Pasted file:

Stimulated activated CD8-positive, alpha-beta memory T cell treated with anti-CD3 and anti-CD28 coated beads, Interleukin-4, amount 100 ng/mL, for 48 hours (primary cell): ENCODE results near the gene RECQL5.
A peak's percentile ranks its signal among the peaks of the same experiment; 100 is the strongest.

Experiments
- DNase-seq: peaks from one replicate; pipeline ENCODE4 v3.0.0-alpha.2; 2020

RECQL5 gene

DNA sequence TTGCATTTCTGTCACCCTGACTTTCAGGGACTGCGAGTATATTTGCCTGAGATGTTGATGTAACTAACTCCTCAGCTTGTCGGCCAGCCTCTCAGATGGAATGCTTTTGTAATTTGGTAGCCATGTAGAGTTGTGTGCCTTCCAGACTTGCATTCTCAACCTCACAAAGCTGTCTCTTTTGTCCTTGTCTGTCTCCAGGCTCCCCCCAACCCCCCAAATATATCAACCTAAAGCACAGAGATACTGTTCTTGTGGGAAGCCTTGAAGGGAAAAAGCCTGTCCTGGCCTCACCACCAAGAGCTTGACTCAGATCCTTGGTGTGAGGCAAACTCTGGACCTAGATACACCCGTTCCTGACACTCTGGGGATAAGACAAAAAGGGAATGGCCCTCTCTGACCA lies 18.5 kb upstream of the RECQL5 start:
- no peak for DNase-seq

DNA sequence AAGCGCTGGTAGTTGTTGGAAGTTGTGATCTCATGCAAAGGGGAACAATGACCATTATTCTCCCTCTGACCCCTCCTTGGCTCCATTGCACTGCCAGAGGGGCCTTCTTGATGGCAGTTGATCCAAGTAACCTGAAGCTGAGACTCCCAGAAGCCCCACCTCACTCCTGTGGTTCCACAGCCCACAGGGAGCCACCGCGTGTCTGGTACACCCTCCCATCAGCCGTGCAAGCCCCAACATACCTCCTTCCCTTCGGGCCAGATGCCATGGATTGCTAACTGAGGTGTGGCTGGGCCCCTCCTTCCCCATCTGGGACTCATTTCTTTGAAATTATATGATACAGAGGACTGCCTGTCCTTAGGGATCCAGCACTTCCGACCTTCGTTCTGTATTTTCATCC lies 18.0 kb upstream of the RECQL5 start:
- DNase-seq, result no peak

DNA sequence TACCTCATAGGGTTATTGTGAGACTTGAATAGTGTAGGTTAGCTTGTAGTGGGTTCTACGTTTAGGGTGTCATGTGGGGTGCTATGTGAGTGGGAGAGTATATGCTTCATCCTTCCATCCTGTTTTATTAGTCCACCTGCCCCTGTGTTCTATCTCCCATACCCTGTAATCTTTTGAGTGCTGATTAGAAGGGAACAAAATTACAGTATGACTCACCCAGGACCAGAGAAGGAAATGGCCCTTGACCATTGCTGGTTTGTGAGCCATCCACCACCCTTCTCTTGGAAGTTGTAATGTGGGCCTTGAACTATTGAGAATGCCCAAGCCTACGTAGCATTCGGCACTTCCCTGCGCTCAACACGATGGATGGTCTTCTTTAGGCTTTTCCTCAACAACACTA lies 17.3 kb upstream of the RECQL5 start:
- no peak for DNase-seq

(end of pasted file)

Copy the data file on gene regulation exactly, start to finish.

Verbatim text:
Stimulated activated CD8-positive, alpha-beta memory T cell treated with anti-CD3 and anti-CD28 coated beads, Interleukin-4, amount 100 ng/mL, for 48 hours (primary cell): ENCODE results near the gene RECQL5.
A peak's percentile ranks its signal among the peaks of the same experiment; 100 is the strongest.

Experiments
- DNase-seq: peaks from one replicate; pipeline ENCODE4 v3.0.0-alpha.2; 2020

RECQL5 gene

DNA sequence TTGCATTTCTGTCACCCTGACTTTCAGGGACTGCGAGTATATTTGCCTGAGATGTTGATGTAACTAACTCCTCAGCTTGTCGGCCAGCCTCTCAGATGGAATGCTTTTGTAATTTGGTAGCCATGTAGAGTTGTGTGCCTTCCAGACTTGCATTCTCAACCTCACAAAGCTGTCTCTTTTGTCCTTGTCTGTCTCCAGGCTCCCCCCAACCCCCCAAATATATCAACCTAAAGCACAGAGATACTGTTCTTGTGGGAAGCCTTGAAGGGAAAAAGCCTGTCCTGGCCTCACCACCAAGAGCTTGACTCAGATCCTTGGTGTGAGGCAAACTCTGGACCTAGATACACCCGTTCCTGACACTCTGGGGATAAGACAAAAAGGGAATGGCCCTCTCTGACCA lies 18.5 kb upstream of the RECQL5 start:
- no peak for DNase-seq

DNA sequence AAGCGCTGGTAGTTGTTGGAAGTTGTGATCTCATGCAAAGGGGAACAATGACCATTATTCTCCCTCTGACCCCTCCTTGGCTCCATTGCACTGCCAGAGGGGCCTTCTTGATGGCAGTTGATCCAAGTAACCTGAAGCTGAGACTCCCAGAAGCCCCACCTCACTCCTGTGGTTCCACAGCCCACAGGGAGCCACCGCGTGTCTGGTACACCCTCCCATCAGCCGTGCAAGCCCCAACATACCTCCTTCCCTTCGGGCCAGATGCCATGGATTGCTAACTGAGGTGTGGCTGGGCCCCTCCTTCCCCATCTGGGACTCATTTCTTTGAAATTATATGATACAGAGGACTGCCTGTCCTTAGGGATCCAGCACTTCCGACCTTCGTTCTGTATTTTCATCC lies 18.0 kb upstream of the RECQL5 start:
- DNase-seq, result no peak

DNA sequence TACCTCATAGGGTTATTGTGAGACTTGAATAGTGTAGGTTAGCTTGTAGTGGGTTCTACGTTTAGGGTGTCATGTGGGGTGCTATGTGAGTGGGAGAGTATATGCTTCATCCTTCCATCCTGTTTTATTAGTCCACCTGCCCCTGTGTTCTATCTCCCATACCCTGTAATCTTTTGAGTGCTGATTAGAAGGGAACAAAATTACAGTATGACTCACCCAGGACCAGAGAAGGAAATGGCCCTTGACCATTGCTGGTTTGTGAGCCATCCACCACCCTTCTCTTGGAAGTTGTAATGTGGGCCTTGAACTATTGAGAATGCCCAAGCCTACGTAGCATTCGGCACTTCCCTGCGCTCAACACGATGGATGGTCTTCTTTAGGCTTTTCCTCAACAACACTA lies 17.3 kb upstream of the RECQL5 start:
- no peak for DNase-seq